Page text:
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Less Common Symptoms of Age-Related Macular Degeneration (AMD)

Scheie Eye Institute, University of Pennsylvania
In image of a dark movie theatre
Learn about symptoms of macular degeneration that are often not as noticeable or occur less frequently.

People with AMD are usually diagnosed during a routine eye exam when the eye doctor sees small white spots in the retina called drusen. Or, if they have advanced AMD, a person may notice a dark area or distortion in their central vision. However, there are other symptoms of AMD that are less noticeable or occur less commonly, but are worth knowing about.

Delayed Dark Adaptation

One common symptom that’s harder to notice is that it takes longer to see in the dark, which is called delayed dark adaptation. This occurs when the retina takes longer than usual to adapt when switching from a bright to a dark environment. For example, it would be more difficult to see the seats in a dark movie theatre immediately after coming in from the bright sunlight. The low light vision may then return very slowly over about 30 minutes.

Flashing Lights

Patients have also complained of flashing lights in the central vision. This is more common in people wet AMD. It can occur when new blood vessels or scar tissue is tugging on the retina. It is important to differentiate this from flashing lights in the side vision, which, when associated with new floaters or a “curtain” blocking the side vision, can be a sign of a different disease: retinal detachment. For patients with symptoms of retinal detachment, it is necessary to have an eye exam as soon as possible so that treatment can be given promptly.

Dark or Black Spots on White Walls When Waking Up

Some patients will notice abnormalities in central vision only when looking at a white wall. For example, upon waking up in the morning and looking at the ceiling, some have complained that they see dark areas. This can be caused by areas of wet macular degeneration or areas of retinal atrophy, when the vision-sensitive cells, the photoreceptors, die in a region of the macula.

Visual Hallucinations

People who lose some central vision may also have visual hallucinations, called Charles Bonnet syndrome. This represents the brain filling in images when it no longer receives visual input from part of the retina. The images can be patterns like wallpaper, and sometimes even animals or people. Patients are often reluctant to bring this up because they think it suggests they are “going crazy.” They should be assured that it is not a sign of craziness; just the brain getting “bored” when it no longer receives input from that part of the retina. The hallucinations are rarely threatening, and most people can accept them once they understand why they occur.

Subtle Distortions in Vision

One sign of drusen in early AMD can be subtle distortions in central vision. For example, a straight line like a door frame may appear to have a small curved area. This is because drusen cause slight retinal elevations, causing light from a straight line to “land” on the wrong part of the retina.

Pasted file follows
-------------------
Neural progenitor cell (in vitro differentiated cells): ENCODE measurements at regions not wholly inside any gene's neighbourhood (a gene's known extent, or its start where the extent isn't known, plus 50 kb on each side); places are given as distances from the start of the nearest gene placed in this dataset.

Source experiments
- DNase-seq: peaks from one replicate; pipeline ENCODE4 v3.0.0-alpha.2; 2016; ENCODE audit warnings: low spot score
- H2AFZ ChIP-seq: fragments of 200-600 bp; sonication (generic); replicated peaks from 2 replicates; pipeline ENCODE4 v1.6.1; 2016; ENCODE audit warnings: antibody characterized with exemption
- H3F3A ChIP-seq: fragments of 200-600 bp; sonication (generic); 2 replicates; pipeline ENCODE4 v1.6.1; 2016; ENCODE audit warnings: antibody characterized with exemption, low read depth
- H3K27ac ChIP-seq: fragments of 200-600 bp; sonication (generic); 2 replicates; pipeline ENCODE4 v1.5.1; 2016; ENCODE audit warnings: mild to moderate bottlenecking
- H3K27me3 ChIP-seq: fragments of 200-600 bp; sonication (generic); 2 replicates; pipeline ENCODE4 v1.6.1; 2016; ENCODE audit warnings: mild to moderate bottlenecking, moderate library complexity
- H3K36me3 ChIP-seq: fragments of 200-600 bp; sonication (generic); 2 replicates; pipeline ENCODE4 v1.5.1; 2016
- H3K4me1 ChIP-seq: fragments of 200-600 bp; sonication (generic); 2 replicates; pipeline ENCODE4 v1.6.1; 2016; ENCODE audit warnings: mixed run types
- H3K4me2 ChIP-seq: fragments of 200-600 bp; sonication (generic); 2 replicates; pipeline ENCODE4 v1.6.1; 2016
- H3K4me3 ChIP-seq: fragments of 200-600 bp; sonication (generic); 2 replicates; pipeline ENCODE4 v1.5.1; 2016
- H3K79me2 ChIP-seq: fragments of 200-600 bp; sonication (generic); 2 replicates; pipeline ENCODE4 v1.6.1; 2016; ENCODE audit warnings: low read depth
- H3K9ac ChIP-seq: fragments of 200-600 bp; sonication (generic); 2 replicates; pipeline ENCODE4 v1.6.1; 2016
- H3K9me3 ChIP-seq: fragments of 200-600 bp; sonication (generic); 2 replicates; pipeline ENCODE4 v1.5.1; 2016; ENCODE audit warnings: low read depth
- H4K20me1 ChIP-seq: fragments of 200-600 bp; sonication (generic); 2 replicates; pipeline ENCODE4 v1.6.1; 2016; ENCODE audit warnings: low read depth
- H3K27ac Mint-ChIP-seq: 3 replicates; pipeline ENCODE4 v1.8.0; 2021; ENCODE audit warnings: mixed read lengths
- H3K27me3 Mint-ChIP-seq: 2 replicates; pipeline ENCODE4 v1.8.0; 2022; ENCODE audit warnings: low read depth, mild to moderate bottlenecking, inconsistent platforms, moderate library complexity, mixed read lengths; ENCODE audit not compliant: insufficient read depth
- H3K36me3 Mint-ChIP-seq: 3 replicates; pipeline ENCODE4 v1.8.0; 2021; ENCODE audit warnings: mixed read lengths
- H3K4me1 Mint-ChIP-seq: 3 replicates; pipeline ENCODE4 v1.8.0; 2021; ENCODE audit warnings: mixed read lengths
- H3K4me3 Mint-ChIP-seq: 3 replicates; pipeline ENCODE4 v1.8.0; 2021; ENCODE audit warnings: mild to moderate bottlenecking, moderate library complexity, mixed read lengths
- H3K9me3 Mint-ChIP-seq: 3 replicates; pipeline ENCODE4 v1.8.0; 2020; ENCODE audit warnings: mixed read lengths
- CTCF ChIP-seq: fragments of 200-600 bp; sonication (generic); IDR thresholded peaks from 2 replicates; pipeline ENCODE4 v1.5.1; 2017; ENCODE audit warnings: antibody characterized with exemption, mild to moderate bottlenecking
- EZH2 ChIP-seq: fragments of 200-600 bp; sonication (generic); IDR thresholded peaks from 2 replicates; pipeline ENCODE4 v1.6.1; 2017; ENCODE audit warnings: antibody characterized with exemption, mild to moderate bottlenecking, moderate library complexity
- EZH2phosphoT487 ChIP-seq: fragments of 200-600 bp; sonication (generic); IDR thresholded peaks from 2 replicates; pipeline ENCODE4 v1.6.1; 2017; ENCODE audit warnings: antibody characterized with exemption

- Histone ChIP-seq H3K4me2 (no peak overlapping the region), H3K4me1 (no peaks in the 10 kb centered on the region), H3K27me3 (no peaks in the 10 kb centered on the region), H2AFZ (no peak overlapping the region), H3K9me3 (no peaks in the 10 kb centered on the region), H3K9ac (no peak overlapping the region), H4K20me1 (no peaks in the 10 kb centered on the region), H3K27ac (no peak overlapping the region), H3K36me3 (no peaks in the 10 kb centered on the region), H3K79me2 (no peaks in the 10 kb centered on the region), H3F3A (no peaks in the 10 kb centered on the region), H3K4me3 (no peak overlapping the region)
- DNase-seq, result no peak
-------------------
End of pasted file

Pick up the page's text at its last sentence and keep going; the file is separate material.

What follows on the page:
Noticeable Symptoms When One Eye is Closed

Sometimes patients will only notice vision changes in AMD when they close one eye, for example when applying makeup. When the “good” eye is closed, the impaired central vision in the eye with advanced AMD is noticed for the first time. This is because the good eye has been compensating for the advanced AMD eye. That’s why it’s important for patients with early AMD (drusen) to check vision in each eye separately by covering one eye at a time, at least once a week.


Once again, the most common symptoms of advanced AMD are central vision distortion or blank spots leading to difficulty reading, driving, seeing the TV, or recognizing faces, but other, less common symptoms outlined above can also occur.


This content was first posted on: November 30, 2016

The information provided here is a public service of the BrightFocus Foundation and should not in any way substitute for personalized advice of a qualified healthcare professional; it is not intended to constitute medical advice. Please consult your physician for personalized medical advice. BrightFocus Foundation does not endorse any medical product, therapy, or resources mentioned or listed in this article. All medications and supplements should only be taken under medical supervision. Also, although we make every effort to keep the medical information on our website updated, we cannot guarantee that the posted information reflects the most up-to-date research.

These articles do not imply an endorsement of BrightFocus by the author or their institution, nor do they imply an endorsement of the institution or author by BrightFocus.

Some of the content may be adapted from other sources, which will be clearly identified within the article.

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